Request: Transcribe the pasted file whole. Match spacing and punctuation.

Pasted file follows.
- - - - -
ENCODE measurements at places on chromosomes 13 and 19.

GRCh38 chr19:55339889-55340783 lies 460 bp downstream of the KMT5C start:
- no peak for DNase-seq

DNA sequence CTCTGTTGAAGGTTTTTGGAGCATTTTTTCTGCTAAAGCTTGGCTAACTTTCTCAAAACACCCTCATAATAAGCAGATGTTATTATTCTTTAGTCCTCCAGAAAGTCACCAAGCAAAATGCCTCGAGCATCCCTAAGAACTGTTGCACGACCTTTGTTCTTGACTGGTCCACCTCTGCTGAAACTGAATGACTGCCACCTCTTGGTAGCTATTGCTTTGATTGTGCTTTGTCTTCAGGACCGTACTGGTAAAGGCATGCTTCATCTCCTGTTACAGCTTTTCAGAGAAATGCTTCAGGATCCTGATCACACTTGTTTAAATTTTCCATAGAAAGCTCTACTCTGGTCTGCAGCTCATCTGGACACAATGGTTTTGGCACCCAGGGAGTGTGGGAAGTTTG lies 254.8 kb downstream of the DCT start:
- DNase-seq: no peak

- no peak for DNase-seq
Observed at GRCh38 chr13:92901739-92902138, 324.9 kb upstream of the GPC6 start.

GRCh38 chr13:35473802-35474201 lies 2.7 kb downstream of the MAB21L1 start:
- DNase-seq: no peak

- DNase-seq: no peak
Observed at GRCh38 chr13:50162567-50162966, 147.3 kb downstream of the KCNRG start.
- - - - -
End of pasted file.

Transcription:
ENCODE measurements at places on chromosomes 13 and 19.

GRCh38 chr19:55339889-55340783 lies 460 bp downstream of the KMT5C start:
- no peak for DNase-seq

DNA sequence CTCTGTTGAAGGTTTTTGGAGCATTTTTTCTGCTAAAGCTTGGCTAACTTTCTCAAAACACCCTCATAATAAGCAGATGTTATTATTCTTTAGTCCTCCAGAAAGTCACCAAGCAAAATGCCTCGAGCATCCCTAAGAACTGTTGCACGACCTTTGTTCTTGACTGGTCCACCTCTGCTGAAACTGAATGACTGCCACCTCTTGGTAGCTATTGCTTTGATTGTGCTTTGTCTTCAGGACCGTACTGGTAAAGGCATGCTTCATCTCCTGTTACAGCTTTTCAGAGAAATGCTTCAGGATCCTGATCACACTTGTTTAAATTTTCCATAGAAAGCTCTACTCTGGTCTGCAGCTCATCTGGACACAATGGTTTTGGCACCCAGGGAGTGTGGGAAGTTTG lies 254.8 kb downstream of the DCT start:
- DNase-seq: no peak

- no peak for DNase-seq
Observed at GRCh38 chr13:92901739-92902138, 324.9 kb upstream of the GPC6 start.

GRCh38 chr13:35473802-35474201 lies 2.7 kb downstream of the MAB21L1 start:
- DNase-seq: no peak

- DNase-seq: no peak
Observed at GRCh38 chr13:50162567-50162966, 147.3 kb downstream of the KCNRG start.